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Gadgets & Home Improvement

Have your pick of furniture in Paya Lebar

From the swanky to the traditional, shops make beeline for revamped area.
December 14, 2012
By: Goh Shi Ting
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Have your pick of furniture in Paya Lebar Myriad furniture shops in Paya Lebar include Mr Ong's Executive Living (above), which appears to be among the swankiest; the 7 Stars recycled furniture store; and Samtat Shanghai, which sells antique-style rosewood furniture. -- ST PHOTOS: MUGILAN RAJASE

FROM used double-decker beds at bargain prices to full-grain leather sofas at five-figure sums, there is something for everybody at the Paya Lebar furniture hub.

A quick count shows more than 30 stores, big and small, stretching across Tanjong Katong, Eunos and MacPherson, with a concentration of newer offerings in the Tai Seng area.

Those near the three-year-old Tai Seng MRT station on the Circle Line appear to be the swankiest of the lot.

"Furniture shops here are more beautiful and adopt an open concept," said Mr Alvin Ong, chief executive of the three-year-old Executive Living store in Harper Road.

"Elsewhere, it is messier with shopfronts facing different directions, but we focus on the front store display that faces the main road to attract passers-by."

His 5,000 sq ft showroom is a head-turner. It has elaborate lighting, a carpeted floor and mid- to high- range white-themed leather sofas.Visitors are greeted by a woman's confident voice - emanating from a television set - to introduce the range of furniture.

Down the road from Executive Living is Lush, situated on the third floor. As its name suggests, the store has a delightful display of contemporary furniture that caters to the young, modern family.

Across the road is the sprawling 22,000 sq ft Marquis Furniture Gallery located in the Qsquare building, which belongs to the furniture group. Visitors are drawn to a second-floor, open-air cafe to check out the sleek, grey-and-white building.

Unfortunately, the cafe is not open to the public as it belongs to a commercial tenant, but visitors are still impressed by the luxurious Italian brands with their five-figure price tags.

Just five years ago, this level of upmarket showmanship was non-existent in what was then the undeveloped Paya Lebar industrial area.

This attention to appearance and design is a reflection of the new image being adopted by the Paya Lebar commercial district. It boasts brand names such as Sakae Sushi and Charles & Keith, which set up their corporate offices in classy buildings normally found in the Central Business District.

"Nowadays, the landlords are very picky," said Mr Ong. "They want to look at your renovation plans and range of goods before deciding to rent the space to you. They want to make sure they attract the right crowds - mainly the white-collar, corporate people - to this area."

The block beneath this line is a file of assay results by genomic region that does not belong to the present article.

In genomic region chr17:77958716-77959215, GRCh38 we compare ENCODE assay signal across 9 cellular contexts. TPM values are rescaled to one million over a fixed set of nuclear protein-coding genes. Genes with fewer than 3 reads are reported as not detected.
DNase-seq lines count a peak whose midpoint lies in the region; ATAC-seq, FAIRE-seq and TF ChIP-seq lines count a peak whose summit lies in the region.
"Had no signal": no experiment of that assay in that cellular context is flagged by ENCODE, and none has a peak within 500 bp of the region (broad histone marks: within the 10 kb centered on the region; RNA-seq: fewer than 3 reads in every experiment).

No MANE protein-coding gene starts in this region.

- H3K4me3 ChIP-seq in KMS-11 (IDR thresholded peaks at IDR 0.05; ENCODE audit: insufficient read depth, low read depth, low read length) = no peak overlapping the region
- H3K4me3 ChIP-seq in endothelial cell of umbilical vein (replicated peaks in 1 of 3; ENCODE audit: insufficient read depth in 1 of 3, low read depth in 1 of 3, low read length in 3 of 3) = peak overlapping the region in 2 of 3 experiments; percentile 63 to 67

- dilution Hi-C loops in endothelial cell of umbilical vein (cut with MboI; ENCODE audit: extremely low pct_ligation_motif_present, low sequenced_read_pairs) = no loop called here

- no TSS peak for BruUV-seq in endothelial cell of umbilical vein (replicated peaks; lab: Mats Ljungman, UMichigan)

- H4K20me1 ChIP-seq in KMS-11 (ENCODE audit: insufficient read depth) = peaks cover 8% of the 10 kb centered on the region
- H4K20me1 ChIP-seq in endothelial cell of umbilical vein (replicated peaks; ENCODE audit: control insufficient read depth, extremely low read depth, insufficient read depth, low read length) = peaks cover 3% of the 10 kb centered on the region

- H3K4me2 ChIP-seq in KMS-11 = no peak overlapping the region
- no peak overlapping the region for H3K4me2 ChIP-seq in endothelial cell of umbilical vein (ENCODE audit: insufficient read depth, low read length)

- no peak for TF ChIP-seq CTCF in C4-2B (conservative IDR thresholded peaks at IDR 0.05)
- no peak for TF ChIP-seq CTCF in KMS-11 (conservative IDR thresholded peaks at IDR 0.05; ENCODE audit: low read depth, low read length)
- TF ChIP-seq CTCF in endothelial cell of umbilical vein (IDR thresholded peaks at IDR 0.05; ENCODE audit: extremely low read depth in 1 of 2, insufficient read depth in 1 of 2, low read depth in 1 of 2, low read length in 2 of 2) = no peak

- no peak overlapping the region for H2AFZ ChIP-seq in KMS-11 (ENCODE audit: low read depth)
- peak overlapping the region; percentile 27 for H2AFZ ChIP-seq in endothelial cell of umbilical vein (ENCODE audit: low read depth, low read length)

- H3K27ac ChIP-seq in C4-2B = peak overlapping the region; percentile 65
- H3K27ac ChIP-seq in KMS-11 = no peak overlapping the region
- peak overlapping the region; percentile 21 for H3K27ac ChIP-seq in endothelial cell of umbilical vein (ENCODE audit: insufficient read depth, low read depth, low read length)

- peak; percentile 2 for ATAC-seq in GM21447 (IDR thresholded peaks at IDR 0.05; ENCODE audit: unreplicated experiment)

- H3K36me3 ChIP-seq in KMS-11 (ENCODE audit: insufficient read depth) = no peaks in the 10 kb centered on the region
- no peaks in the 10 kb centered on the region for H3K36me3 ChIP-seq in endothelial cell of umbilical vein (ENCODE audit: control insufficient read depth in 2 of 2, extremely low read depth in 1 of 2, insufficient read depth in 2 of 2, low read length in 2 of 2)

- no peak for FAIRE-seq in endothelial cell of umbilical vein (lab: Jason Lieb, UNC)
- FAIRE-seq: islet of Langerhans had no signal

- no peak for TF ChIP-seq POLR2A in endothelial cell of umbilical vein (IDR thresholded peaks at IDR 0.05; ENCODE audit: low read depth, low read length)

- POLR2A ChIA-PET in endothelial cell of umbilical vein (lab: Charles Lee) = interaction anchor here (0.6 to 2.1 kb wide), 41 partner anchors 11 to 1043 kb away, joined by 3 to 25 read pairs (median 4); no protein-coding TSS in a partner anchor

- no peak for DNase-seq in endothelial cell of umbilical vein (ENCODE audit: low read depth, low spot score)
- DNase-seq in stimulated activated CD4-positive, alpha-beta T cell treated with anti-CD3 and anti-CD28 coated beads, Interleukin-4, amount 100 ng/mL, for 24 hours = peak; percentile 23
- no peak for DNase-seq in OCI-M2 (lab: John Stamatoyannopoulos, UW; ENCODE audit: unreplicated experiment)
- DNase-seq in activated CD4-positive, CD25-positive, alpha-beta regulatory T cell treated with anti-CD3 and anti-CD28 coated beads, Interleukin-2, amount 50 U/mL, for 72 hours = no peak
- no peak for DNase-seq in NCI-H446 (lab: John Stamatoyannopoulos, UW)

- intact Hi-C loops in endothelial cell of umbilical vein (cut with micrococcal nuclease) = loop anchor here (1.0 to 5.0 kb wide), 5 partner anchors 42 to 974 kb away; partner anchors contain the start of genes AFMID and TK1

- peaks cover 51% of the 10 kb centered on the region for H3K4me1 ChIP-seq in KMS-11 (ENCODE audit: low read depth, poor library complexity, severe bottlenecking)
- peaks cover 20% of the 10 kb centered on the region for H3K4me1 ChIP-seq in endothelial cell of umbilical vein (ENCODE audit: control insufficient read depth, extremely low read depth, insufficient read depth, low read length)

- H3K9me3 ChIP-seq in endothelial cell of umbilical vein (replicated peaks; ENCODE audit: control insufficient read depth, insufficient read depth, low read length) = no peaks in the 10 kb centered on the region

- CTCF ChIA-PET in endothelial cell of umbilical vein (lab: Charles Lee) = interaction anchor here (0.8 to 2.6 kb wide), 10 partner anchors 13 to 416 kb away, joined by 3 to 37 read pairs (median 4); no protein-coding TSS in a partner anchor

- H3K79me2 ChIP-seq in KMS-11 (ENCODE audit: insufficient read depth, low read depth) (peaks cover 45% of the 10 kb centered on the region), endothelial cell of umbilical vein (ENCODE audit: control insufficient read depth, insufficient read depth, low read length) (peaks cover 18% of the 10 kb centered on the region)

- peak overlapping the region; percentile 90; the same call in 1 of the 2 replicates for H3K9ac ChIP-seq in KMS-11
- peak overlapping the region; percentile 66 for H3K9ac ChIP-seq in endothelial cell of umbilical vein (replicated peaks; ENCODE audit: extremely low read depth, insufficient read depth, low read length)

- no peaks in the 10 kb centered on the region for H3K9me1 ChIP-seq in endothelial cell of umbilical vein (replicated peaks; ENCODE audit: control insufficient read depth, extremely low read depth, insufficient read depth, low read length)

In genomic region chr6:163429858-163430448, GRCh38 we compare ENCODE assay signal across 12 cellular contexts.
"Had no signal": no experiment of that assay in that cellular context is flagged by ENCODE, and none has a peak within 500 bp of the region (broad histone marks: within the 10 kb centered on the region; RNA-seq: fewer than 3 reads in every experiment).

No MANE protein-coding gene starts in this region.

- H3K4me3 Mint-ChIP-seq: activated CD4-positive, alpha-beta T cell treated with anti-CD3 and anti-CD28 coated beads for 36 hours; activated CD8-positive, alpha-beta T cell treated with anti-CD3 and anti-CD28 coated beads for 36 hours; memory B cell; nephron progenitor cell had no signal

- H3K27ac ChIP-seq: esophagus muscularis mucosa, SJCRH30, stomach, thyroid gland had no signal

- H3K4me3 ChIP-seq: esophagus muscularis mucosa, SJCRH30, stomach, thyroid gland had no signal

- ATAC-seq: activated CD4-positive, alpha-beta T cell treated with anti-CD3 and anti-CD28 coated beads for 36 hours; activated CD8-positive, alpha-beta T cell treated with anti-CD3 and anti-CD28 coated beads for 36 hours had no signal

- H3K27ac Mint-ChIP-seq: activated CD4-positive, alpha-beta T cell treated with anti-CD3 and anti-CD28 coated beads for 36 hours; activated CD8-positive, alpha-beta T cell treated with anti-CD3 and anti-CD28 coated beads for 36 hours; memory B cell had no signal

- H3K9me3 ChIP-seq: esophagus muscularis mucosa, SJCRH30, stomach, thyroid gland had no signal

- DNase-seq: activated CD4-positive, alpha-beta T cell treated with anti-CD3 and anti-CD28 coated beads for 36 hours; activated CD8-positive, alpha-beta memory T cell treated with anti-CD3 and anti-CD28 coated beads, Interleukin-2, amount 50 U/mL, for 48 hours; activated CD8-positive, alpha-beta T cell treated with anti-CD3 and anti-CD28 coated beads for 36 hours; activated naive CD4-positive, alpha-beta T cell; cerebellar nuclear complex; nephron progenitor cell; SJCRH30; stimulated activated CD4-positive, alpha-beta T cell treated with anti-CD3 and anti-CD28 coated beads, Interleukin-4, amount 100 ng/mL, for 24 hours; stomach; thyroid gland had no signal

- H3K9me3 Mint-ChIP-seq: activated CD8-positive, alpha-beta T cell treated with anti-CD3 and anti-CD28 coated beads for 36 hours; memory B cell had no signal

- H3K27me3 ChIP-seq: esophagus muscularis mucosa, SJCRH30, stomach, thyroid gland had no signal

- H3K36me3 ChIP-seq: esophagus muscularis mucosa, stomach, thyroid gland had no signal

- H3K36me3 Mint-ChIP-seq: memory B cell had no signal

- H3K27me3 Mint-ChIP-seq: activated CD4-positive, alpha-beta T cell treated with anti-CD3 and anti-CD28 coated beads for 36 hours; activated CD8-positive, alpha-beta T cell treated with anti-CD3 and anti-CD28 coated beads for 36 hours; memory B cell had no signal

But this emphasis on exclusivity has not stopped mid- to low-range furniture shops vying for a piece of the up-and-coming Paya Lebar.

Cozy Home, a mid-range furniture store in Harper Road, opened its doors about three months ago to join the growing furniture hub.

Owner Edwin Chew said: "Unlike other industries where businesses would rather be away from their competitors, furniture shops prefer to be close to one another.

"Customers like to be able to walk from one shop to another easily. But we don't bring in the same range of goods to compete head-on."

The former general manager of a furniture megastore said business seems to be slower this year, despite now being the usual period when home owners change furniture for the festive season. He blamed it on the uncertain economy.

Traditional furniture shops have a slower turnover than their contemporary counterparts.

Samtat Shanghai's showroom, in MacPherson Road, is filled with antique-style rosewood furniture, leaving little space to manoeuvre.

"Two other rosewood furniture shops have closed down over the years," said Mr Lim Siew Peng, 48, who helps his father run the two-decade-old shop.

"It's about outlasting one another. The middle-aged affluent people come to us, but the younger families go to the modern shops."

While most furniture shops in Paya Lebar are quiet on weekdays, one nondescript warehouse was doing brisk business when The Straits Times visited on two weekday afternoons.

The 7 Stars recycled furniture store employs a team of about eight uniformed employees who either attend to customers or move mattresses and bed frames onto delivery vans.

The three-year-old ground-floor warehouse space, housed in a commercial complex, expanded about two years ago in the same building, to cater to the increase in demand.

With more foreign worker dormitories and apartments built in the past few years, there has been a corresponding increase in demand for cheap furniture.

"Double-decker beds are the best- sellers," said store manager Saiful Rizal, 27. "Once, we brought in 110 double-decker beds that cost $95 each and they were all sold out in four days."

With more property owners renting out their apartments to foreigners, business is set to continue improving. "They know their tenants will not take care of the furniture so they buy cheaper items," said Mr Saiful.

Mr Ong, who has two Executive Living outlets, one in Tai Seng and the other in Balestier, is also optimistic about business prospects. He plans to open two more branches elsewhere in Singapore.

The expansion is in anticipation of the boom in housing projects set to be completed in the next three years.

"I already have customers ordering leather sofas to be delivered in 2015 because the price of leather keeps going up," he said.

"We plan ahead but the customers are one more step ahead of us."

stgoh@sph.com.sg

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